“Compassion is the wish-fulfilling gem
whose light of healing spreads in all directions.” (Sogyal Rinpoche)
One evening, I was walking home when I heard a child crying loudly from somewhere behind me. As the anguished cries continued unabated, I heard the hurried footsteps of someone fast approaching me with a “harrumph” and turned my head to see an irritated woman. She explained without prompting, “I have to walk fast because it’s breaking my heart.” With more than a hint of annoyance, she quickly added: “Just pick him up and comfort him!”
Wow! What a concise teaching on compassion. Acknowledge the pain of another, let it touch your heart, put yourself aside to be there for them, and offer caring or comfort, without judgment, to alleviate their suffering. That is compassion. When someone is suffering: “Just pick him up and comfort him!”
The call of compassion is urgent. It’s wired in our brains thanks to mirror neurons that allow us to know what others are feeling.
We may find ourselves like the child on the street, awash in overwhelming emotion in the face of personal suffering. At other times, we may sense a much more subtle pull, maybe an ache that is reawakened by the tragic suffering of others and has us crying out to be healed from the depths of our past. Such times are opportunities for profound healing, if we can practice self-compassion.
But just as easily as the spontaneous cry of a child, we’ve been socialized to judge our feelings as unworthy and to push them down and disregard them. Repression in a New York minute for whatever reason has consequences on our health and well-being and not so subtly colors our relationships, our work and our self-satisfaction.
It’s important not to fall into the trap of believing that being compassionate to yourself is self-centered, weak, or unworthy of your time. To practice self-compassion, you need to set aside the ego—that part of you that judges, has ideas about how things should be, doubts whether you’re good enough, is striving to get somewhere and to hold it all together, and numbs itself to avoid discomfort—to be present with, comfort, and love what is tender, aching and vulnerable inside of you. Self-compassion requires a powerful act of will and self-love for the truth of who you are in your wholeness—and that includes light and shadow.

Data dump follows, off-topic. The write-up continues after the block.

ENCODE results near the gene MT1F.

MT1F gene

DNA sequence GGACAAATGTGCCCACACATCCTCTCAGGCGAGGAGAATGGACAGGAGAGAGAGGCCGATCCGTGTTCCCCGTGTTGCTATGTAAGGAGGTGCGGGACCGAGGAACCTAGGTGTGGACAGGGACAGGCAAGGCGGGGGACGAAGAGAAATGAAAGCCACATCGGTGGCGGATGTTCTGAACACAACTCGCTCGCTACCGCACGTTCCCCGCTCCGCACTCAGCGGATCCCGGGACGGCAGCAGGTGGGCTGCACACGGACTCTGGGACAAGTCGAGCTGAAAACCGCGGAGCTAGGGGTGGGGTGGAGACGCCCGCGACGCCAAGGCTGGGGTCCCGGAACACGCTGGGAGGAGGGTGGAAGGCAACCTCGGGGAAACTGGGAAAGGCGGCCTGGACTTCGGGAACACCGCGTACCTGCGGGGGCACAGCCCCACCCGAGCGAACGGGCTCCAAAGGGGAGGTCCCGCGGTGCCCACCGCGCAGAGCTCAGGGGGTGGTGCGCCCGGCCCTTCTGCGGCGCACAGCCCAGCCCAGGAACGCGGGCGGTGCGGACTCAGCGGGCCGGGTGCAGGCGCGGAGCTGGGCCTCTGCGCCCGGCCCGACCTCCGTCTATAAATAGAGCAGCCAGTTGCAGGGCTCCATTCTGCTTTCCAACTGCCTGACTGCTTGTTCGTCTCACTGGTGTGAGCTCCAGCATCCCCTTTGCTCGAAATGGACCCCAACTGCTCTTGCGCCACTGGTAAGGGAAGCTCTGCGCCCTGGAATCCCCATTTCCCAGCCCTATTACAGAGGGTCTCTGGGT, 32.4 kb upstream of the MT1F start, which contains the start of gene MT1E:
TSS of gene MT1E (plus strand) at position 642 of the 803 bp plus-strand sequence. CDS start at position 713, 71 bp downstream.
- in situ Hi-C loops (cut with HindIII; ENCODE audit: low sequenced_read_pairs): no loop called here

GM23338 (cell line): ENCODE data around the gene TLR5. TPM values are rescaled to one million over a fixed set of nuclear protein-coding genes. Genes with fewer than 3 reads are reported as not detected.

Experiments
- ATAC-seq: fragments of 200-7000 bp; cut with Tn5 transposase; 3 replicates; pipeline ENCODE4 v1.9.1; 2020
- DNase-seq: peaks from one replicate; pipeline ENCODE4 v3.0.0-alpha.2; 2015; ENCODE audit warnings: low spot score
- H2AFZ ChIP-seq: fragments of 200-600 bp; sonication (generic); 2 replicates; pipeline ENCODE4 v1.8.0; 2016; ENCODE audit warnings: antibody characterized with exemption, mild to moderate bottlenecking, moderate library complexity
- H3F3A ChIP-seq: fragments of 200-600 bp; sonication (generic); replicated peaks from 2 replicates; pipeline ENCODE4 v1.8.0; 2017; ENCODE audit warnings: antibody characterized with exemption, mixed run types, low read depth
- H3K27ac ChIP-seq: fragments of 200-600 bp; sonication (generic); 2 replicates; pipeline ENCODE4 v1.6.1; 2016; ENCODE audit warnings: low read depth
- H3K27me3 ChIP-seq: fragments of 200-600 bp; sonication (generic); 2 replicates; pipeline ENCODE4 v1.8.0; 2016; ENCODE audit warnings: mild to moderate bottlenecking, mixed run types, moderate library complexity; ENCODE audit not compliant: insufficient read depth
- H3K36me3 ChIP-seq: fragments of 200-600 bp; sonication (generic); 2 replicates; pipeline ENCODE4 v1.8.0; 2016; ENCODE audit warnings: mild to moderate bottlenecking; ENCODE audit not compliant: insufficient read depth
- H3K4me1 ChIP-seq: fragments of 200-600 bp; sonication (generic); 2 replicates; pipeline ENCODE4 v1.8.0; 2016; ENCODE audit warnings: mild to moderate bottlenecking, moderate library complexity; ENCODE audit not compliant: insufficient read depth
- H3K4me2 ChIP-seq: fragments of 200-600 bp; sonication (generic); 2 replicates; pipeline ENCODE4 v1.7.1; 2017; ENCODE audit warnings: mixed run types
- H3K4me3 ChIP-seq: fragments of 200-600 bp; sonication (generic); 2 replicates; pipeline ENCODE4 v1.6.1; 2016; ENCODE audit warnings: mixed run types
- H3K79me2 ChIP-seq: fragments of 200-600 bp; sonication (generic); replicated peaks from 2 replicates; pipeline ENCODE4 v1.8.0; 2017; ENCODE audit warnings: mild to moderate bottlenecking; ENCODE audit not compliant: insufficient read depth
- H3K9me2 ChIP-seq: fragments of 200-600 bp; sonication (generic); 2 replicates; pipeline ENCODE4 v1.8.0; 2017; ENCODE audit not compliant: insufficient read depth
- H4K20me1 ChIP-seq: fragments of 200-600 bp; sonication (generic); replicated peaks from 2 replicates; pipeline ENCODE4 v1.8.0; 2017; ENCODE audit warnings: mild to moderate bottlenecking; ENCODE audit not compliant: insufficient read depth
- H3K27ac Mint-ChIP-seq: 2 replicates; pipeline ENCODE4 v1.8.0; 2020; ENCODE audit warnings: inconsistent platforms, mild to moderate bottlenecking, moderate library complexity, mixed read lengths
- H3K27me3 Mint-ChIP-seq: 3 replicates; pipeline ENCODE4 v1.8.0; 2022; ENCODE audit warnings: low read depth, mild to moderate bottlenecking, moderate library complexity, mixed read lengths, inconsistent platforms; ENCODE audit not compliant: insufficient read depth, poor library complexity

It takes brave-hearted courage to hold true to yourself and your emotional experience when you have the overwhelming urge to run screaming in the other direction, or head straight for the nearest bar.
Here are 5 keys for practicing self-compassion:
- CENTER Yourself.
- ACKNOWLEDGE what you are feeling.
- FEEL the emotion. Let it be. Don’t push it away.
- BREATHE. Emotion moves on the breath.
- LOVE and comfort yourself. Here’s how: Tell yourself, your inner child, or any part of you that needs healing: “I hear you and I understand. It’s okay for you to feel that way. I’m here with you. I love you.” (Repeat as needed.)
Finally, ask for help. You can call on Spirit. You can also call on a trusted friend, therapist, or healer.
Remember, that I’m here for you, too. To schedule an energy healing session, email me at firstname.lastname@example.org
I’m holding a vision for you of the brave, beautiful and compassionate being that you are! In Love and Light, Cynthia